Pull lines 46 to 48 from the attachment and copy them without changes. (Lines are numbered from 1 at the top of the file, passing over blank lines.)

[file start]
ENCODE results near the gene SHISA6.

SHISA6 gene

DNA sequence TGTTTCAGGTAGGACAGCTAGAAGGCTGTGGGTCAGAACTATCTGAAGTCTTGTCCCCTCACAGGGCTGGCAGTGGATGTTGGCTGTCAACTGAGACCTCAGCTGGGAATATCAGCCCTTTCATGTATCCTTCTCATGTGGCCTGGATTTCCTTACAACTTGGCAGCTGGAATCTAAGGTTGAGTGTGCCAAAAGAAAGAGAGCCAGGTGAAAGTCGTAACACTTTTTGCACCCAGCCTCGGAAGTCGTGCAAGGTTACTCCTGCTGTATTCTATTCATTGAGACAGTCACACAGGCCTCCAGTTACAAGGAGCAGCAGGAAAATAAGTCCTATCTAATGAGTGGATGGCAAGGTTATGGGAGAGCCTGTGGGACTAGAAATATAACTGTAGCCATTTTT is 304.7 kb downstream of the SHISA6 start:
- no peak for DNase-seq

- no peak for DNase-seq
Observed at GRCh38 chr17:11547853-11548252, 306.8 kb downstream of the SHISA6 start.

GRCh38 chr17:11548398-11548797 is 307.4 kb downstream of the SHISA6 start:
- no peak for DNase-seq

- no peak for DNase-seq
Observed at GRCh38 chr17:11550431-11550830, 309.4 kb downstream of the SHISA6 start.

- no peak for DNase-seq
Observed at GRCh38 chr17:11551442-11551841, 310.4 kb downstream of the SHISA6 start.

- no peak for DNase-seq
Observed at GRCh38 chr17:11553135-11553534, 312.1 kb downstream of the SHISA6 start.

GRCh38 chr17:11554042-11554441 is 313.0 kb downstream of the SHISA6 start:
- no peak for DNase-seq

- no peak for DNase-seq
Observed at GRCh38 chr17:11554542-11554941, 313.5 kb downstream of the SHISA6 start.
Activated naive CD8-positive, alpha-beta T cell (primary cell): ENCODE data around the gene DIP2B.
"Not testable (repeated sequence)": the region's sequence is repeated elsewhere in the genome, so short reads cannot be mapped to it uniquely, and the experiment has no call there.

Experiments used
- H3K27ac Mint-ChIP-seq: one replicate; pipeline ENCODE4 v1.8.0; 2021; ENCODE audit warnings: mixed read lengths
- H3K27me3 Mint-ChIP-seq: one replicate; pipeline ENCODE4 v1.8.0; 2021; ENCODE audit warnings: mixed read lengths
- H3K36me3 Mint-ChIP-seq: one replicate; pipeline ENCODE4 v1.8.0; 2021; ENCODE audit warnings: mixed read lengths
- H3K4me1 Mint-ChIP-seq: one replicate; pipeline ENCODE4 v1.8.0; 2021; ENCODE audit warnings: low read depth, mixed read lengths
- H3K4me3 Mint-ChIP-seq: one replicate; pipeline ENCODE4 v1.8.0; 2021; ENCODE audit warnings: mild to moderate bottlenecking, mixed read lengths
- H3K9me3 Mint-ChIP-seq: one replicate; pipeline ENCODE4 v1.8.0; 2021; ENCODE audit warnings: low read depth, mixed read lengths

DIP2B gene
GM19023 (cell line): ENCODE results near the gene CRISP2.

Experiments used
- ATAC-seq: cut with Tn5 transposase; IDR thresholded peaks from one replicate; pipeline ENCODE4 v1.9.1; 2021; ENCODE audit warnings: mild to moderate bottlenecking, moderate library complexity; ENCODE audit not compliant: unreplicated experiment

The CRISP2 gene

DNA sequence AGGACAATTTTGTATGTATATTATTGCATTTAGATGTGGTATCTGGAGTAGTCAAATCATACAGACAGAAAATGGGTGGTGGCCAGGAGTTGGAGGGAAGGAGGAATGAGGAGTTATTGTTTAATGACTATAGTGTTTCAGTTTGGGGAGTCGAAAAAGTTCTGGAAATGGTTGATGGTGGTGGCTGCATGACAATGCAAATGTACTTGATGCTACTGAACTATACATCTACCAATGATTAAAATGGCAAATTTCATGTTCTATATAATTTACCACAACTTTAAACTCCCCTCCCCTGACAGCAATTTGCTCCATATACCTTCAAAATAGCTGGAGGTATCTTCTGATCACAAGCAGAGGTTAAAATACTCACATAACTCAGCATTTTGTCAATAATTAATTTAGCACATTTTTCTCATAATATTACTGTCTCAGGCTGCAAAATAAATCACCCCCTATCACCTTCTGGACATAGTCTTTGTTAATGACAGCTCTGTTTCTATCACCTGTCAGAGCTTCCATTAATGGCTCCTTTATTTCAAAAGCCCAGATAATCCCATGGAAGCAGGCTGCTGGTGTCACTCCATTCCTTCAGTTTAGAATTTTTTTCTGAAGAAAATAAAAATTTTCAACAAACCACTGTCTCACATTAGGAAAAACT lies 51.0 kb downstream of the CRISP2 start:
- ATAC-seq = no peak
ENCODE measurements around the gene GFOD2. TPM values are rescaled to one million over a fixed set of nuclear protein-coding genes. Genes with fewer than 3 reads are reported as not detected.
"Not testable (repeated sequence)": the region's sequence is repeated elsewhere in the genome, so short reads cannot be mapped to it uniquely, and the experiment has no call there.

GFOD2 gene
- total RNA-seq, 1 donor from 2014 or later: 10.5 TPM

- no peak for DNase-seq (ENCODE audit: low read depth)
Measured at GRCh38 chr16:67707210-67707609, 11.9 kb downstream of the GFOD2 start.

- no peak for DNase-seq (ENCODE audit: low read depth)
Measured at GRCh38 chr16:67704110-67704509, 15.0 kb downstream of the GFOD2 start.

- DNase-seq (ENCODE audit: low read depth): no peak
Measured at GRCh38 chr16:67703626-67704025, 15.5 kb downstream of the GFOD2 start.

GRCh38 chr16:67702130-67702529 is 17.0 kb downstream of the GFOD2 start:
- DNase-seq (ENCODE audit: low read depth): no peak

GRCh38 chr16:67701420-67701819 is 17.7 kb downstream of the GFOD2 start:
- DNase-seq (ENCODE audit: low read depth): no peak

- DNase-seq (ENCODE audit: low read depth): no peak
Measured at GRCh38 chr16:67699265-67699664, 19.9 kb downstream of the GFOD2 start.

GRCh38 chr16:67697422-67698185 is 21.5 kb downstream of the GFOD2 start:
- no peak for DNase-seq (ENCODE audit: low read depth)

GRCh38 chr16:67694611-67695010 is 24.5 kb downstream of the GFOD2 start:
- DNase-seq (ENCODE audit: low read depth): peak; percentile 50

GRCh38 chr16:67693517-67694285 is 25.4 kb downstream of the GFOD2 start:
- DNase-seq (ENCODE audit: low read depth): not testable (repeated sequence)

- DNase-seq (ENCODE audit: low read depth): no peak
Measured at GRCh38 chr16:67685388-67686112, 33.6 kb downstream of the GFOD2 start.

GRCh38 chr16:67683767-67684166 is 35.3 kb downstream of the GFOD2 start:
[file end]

- DNase-seq (ENCODE audit: low read depth): no peak

GRCh38 chr16:67701420-67701819 is 17.7 kb downstream of the GFOD2 start:
- DNase-seq (ENCODE audit: low read depth): no peak